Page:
Traditional fishing methods are not only the use of a simple hook and line, or tickling fish in a stream. There are surprisingly effective technologies for catching fish, technologies that were used traditionally by First Nations people. Here on the coast of British Columbia in Canada and Washington State in the USA is the area called the Salish Sea, after the Coast Salish-speaking people who have been living here since the end of the last Ice Age. Saltwater fishing techniques were developed to a science by these coastal people.
But the use of Salish reef-nets fell out of practise when these nets were banned by the Canadian government over a hundred years ago. It was only through the efforts of several people living on the Saanich peninsula (in and near the city of Victoria, BC) that the first reef-net in a hundred years has been built and put to use.
Leading their project is Nick Claxton (XEMŦOLTW̱), a member of the Tsawout community and a PhD candidate at the University of Victoria in the Department of Curriculum and Instruction. He worked with a local school and members of the W̱SÁNEĆ nation to build a model of a traditional reef-net. The project was so successful that teachers throughout the school—math teachers, science teachers, socials teachers—began to teach their subjects through the model net.
Then, with the help of relatives from the Lummi Nation just across the border in Washington state, Nick and his associates built a reef-net in the traditional style. They put it to use on August 9, 2014, at a hereditary fishing location off Pender Island, as shown in this video they posted on YouTube.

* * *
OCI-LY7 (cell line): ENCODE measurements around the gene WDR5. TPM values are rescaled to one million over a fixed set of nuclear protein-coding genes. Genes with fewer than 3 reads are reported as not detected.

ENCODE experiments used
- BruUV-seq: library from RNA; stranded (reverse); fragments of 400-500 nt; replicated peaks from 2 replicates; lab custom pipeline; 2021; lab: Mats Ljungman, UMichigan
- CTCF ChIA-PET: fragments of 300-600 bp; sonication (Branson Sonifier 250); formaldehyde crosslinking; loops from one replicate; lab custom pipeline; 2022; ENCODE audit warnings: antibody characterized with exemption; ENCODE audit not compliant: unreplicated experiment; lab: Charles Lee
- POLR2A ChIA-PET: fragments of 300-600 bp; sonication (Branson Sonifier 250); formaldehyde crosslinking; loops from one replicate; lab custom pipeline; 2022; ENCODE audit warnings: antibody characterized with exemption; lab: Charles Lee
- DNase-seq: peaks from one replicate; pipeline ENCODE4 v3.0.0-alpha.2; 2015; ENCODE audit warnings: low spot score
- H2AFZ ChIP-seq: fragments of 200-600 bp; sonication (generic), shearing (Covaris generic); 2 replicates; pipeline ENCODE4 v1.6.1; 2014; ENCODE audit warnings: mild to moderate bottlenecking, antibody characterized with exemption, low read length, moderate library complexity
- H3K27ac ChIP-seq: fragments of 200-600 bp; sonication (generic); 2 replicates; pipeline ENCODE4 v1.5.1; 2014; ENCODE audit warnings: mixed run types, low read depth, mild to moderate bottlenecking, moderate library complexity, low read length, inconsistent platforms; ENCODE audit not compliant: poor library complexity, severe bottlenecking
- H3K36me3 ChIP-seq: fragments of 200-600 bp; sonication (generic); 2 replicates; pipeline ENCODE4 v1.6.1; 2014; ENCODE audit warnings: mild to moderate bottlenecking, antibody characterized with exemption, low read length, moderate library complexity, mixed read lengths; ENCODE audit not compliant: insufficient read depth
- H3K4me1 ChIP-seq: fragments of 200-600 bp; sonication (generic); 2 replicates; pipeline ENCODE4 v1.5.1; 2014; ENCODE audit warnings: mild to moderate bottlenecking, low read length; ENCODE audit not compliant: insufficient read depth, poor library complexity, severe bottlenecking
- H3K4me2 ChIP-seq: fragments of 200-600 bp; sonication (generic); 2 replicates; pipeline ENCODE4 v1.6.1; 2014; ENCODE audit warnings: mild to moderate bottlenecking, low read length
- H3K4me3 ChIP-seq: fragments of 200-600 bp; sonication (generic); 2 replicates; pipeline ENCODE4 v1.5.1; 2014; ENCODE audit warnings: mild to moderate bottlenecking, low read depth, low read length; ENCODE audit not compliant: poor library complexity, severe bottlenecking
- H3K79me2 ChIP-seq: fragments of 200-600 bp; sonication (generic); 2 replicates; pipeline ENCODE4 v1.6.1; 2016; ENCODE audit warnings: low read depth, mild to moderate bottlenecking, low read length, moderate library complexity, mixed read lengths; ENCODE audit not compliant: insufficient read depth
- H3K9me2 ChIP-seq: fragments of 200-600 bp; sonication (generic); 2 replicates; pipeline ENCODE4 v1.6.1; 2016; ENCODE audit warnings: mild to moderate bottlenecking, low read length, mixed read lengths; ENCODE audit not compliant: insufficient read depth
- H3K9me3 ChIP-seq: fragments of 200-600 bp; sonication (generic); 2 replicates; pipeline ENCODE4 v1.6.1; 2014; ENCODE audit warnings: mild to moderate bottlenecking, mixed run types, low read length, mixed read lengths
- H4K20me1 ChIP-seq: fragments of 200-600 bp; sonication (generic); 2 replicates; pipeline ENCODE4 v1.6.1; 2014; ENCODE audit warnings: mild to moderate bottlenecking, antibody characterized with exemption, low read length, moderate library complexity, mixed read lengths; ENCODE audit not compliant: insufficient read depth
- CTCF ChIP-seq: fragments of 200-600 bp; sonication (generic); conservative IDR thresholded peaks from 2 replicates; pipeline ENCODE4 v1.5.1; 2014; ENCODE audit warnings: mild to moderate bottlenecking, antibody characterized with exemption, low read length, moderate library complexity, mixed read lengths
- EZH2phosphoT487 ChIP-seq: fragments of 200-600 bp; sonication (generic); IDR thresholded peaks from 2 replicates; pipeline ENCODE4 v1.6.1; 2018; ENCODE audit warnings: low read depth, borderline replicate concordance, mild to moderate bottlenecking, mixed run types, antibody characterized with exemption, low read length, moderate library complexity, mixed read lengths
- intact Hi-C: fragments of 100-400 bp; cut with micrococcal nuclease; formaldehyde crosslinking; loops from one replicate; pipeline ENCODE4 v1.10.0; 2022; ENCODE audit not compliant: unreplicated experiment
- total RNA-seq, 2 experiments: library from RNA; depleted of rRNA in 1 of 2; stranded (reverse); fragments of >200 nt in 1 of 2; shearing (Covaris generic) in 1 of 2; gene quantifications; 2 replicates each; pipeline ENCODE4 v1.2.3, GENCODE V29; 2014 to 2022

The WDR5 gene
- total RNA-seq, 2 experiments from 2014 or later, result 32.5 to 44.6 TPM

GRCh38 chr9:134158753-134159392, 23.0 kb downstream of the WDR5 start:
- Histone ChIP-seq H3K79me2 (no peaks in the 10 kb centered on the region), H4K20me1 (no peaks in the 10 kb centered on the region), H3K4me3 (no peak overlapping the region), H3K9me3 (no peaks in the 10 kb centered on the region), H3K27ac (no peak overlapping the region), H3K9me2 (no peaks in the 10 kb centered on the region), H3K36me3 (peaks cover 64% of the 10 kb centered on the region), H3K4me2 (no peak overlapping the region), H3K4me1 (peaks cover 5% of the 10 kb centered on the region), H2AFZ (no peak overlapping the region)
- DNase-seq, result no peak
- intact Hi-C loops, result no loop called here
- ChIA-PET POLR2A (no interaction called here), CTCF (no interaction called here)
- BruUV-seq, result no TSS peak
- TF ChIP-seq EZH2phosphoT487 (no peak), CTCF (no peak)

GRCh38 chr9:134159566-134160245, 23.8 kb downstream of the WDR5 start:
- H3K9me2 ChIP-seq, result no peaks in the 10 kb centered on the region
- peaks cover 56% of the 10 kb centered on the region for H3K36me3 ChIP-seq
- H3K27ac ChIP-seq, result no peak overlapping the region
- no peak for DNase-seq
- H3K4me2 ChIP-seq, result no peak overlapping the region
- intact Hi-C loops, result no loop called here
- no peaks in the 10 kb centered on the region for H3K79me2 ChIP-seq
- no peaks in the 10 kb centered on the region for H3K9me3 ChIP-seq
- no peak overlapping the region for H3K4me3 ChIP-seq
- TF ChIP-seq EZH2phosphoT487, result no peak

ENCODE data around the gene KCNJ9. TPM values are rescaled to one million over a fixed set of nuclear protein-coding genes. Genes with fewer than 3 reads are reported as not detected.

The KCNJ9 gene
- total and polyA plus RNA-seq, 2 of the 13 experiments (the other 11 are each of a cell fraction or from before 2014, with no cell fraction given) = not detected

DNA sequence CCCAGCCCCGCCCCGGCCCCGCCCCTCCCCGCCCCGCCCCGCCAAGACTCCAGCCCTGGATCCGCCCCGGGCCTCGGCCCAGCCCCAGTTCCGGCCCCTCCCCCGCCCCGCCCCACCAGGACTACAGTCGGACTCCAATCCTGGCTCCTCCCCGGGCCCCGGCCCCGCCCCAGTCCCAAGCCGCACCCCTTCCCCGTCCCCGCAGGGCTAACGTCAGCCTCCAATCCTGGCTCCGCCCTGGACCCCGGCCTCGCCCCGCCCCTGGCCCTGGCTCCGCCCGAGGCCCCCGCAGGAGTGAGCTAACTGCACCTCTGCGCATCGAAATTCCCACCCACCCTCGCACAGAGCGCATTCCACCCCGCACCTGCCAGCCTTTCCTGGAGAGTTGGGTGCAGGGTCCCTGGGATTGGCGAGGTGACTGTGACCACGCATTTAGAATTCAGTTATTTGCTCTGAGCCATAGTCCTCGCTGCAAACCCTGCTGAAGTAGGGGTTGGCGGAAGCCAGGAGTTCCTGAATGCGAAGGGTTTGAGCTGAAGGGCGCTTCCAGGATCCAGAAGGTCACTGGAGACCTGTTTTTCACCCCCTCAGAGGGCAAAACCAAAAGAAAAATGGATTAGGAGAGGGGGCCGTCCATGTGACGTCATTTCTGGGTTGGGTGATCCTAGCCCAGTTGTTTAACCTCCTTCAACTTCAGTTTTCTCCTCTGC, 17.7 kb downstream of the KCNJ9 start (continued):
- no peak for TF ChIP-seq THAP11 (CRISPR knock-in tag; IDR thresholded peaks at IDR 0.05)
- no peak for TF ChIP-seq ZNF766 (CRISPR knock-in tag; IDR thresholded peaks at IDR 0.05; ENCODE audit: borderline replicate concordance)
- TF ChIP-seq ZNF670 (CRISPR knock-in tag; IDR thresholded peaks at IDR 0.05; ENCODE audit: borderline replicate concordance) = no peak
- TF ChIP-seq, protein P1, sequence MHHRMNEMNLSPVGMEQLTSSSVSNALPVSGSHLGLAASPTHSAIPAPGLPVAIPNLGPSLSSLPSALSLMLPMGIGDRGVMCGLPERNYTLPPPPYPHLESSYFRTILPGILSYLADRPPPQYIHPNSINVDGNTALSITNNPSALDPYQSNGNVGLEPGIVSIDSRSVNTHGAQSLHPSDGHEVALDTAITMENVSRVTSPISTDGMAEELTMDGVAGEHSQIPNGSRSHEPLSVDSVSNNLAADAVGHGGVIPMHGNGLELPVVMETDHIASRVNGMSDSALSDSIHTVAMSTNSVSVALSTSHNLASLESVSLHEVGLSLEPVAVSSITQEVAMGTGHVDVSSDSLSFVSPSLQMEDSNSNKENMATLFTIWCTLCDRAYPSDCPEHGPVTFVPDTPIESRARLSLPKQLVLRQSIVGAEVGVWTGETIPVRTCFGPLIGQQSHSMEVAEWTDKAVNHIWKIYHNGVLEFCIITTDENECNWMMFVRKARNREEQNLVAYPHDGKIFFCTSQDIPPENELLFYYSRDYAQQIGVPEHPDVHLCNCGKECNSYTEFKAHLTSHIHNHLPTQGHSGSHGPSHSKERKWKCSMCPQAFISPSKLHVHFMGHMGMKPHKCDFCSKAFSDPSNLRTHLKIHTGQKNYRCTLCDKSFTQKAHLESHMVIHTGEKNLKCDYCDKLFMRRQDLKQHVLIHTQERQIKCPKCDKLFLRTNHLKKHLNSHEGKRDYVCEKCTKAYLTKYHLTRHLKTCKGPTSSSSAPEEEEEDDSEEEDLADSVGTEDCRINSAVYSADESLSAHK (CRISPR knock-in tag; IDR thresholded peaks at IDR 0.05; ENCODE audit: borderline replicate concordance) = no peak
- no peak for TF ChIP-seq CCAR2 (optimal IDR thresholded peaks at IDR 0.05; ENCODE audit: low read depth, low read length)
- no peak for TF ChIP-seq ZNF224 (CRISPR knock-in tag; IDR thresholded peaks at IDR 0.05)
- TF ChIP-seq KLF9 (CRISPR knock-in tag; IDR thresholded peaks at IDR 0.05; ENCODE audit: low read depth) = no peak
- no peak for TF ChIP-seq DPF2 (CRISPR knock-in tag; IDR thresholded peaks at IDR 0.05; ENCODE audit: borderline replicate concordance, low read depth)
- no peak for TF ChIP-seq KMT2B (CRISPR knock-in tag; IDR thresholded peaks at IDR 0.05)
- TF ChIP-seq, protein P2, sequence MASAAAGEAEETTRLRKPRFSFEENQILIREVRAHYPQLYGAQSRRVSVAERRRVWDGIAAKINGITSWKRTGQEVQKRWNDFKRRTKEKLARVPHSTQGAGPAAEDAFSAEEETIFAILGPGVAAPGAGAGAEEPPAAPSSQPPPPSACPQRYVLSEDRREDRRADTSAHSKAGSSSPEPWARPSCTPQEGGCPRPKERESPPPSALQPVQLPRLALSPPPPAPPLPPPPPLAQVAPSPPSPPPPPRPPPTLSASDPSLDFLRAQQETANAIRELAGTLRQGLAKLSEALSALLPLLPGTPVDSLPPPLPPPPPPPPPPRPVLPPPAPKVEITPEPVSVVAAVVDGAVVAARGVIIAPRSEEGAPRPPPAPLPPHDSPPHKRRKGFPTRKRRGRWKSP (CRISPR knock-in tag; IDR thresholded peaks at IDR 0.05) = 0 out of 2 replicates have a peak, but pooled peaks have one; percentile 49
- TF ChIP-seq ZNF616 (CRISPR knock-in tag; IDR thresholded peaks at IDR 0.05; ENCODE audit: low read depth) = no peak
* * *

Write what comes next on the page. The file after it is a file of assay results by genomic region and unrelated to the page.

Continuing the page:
Their short video will give you a sense of the power of that day and what it means to “carry on our fisheries as formerly,” as agreed to in the Douglas Treaty signed by the Saanich people in 1852.
If you're wondering what's so different about one net compared to another, well, there can be a lot of differences! This isn't a little net held and retrieved by one person. A reef-net is suspended between two open canoes. The upper part of the net is attached to floats, and the lower part is held down by weights.
If the video of this net being used doesn't load on your screen, you can click here to see a six-minute video, showing the project and the reef net being deployed.